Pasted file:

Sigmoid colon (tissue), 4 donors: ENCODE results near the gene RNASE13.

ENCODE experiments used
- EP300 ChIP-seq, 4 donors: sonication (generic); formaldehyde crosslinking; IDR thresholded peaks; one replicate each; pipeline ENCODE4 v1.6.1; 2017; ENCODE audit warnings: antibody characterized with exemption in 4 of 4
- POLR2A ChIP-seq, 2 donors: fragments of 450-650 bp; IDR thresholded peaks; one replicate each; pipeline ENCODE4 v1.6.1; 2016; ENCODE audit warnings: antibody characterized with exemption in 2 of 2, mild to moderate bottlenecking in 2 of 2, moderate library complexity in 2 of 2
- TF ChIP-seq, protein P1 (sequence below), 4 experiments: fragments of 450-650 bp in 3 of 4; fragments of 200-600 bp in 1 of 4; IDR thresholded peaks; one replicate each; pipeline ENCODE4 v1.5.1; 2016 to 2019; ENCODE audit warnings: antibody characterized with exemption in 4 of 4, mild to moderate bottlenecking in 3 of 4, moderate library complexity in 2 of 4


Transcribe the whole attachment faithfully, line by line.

Sigmoid colon (tissue), 4 donors: ENCODE results near the gene RNASE13.

ENCODE experiments used
- EP300 ChIP-seq, 4 donors: sonication (generic); formaldehyde crosslinking; IDR thresholded peaks; one replicate each; pipeline ENCODE4 v1.6.1; 2017; ENCODE audit warnings: antibody characterized with exemption in 4 of 4
- POLR2A ChIP-seq, 2 donors: fragments of 450-650 bp; IDR thresholded peaks; one replicate each; pipeline ENCODE4 v1.6.1; 2016; ENCODE audit warnings: antibody characterized with exemption in 2 of 2, mild to moderate bottlenecking in 2 of 2, moderate library complexity in 2 of 2
- TF ChIP-seq, protein P1 (sequence below), 4 experiments: fragments of 450-650 bp in 3 of 4; fragments of 200-600 bp in 1 of 4; IDR thresholded peaks; one replicate each; pipeline ENCODE4 v1.5.1; 2016 to 2019; ENCODE audit warnings: antibody characterized with exemption in 4 of 4, mild to moderate bottlenecking in 3 of 4, moderate library complexity in 2 of 4